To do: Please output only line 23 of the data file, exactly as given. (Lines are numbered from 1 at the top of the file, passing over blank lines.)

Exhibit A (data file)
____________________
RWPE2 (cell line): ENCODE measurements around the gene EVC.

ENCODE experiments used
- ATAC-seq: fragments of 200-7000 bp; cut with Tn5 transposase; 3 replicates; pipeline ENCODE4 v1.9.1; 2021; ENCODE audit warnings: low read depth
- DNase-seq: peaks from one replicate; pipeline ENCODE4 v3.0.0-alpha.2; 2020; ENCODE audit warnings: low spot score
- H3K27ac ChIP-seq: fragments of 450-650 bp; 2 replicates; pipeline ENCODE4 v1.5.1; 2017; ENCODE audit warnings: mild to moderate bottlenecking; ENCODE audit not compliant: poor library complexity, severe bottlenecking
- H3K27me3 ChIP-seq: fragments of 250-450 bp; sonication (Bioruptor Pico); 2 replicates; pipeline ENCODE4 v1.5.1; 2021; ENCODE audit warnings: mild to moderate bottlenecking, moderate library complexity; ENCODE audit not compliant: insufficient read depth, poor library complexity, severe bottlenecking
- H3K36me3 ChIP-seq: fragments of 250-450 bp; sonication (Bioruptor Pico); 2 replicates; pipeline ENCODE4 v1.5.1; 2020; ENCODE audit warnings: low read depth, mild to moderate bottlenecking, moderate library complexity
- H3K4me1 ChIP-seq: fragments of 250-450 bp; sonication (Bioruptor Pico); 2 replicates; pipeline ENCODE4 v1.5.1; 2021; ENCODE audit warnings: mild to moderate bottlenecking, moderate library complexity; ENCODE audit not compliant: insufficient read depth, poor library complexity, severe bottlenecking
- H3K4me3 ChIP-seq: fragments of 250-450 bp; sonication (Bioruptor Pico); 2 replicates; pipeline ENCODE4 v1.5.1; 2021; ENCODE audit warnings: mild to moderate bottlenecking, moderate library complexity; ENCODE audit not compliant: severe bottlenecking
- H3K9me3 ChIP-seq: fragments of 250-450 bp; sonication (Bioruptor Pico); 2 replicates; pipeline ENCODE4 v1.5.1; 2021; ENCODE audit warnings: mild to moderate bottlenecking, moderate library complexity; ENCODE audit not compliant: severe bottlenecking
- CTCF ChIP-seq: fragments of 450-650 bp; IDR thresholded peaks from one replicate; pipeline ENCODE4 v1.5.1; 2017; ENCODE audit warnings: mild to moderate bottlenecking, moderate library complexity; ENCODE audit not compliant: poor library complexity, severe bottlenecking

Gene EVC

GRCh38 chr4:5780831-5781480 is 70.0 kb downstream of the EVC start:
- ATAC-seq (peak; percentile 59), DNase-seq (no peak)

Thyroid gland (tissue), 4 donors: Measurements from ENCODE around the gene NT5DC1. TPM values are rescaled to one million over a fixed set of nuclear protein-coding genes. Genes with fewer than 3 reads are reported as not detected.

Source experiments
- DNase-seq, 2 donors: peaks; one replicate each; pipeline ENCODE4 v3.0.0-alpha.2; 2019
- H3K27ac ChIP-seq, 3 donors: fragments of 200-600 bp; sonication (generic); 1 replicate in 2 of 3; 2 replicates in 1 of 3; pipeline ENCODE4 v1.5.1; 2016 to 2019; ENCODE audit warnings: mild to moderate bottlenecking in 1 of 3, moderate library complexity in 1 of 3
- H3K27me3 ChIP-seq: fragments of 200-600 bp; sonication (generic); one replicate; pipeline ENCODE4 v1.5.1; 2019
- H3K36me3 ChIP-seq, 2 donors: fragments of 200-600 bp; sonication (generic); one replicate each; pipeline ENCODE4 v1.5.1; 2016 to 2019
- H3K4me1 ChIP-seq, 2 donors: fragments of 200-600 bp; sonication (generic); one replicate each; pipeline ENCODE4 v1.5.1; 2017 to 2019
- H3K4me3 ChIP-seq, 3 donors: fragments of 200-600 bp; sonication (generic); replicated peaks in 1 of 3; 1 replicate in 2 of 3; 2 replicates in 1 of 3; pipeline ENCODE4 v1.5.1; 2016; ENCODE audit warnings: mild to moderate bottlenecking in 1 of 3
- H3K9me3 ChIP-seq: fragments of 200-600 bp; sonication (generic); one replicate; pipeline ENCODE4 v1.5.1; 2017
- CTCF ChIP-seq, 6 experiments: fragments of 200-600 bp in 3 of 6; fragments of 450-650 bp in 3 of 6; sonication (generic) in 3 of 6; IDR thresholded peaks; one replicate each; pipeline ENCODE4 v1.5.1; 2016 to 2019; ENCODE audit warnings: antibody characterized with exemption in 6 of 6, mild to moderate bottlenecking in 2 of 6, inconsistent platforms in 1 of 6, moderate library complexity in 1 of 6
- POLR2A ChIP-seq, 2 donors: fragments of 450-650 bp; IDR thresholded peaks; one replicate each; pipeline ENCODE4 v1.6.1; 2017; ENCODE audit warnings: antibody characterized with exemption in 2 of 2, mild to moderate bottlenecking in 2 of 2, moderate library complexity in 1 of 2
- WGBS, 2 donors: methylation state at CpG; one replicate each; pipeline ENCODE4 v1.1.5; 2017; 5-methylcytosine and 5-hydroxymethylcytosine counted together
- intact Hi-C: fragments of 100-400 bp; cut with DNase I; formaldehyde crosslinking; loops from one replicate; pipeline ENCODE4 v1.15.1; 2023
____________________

- H3K9me3 ChIP-seq: fragments of 200-600 bp; sonication (generic); one replicate; pipeline ENCODE4 v1.5.1; 2017